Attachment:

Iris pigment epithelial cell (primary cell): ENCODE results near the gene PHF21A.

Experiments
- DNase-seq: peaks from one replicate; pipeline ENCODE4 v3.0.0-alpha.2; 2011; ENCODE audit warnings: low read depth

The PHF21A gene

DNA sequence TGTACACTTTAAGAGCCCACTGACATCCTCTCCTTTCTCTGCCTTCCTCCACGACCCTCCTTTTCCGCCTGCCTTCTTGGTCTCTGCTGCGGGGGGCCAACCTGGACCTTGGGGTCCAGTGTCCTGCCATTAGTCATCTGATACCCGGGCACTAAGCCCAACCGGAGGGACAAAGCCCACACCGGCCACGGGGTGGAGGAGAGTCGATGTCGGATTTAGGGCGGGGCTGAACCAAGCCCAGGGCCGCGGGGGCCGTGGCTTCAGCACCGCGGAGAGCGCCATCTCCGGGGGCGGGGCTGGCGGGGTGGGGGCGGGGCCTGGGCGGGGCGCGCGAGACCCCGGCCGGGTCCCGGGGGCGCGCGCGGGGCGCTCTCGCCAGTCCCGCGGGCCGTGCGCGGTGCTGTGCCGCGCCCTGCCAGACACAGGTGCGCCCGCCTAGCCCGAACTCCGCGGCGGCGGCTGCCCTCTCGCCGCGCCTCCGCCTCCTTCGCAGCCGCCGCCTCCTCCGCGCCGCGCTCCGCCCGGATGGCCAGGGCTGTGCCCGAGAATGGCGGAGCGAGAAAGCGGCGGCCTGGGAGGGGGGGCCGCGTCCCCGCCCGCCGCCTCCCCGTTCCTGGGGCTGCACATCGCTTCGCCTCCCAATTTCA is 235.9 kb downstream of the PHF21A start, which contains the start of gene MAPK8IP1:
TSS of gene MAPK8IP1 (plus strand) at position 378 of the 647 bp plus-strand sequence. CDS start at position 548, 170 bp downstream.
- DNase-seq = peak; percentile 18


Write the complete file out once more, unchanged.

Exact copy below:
Iris pigment epithelial cell (primary cell): ENCODE results near the gene PHF21A.

Experiments
- DNase-seq: peaks from one replicate; pipeline ENCODE4 v3.0.0-alpha.2; 2011; ENCODE audit warnings: low read depth

The PHF21A gene

DNA sequence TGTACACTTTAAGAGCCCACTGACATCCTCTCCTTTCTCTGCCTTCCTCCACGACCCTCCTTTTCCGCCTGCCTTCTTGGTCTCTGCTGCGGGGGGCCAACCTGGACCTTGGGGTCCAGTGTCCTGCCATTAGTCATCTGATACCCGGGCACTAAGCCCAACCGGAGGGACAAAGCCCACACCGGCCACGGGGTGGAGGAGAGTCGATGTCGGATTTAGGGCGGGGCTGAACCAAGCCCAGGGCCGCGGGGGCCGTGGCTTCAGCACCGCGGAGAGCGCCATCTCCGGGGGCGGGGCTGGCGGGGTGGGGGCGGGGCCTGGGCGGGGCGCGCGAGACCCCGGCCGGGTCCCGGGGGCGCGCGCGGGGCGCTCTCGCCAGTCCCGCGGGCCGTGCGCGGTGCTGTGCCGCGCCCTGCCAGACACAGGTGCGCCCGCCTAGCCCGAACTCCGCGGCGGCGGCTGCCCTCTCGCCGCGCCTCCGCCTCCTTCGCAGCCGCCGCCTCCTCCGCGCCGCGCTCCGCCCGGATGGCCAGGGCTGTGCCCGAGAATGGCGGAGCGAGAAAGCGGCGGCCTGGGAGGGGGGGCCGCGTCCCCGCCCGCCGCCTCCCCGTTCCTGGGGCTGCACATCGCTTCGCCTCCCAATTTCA is 235.9 kb downstream of the PHF21A start, which contains the start of gene MAPK8IP1:
TSS of gene MAPK8IP1 (plus strand) at position 378 of the 647 bp plus-strand sequence. CDS start at position 548, 170 bp downstream.
- DNase-seq = peak; percentile 18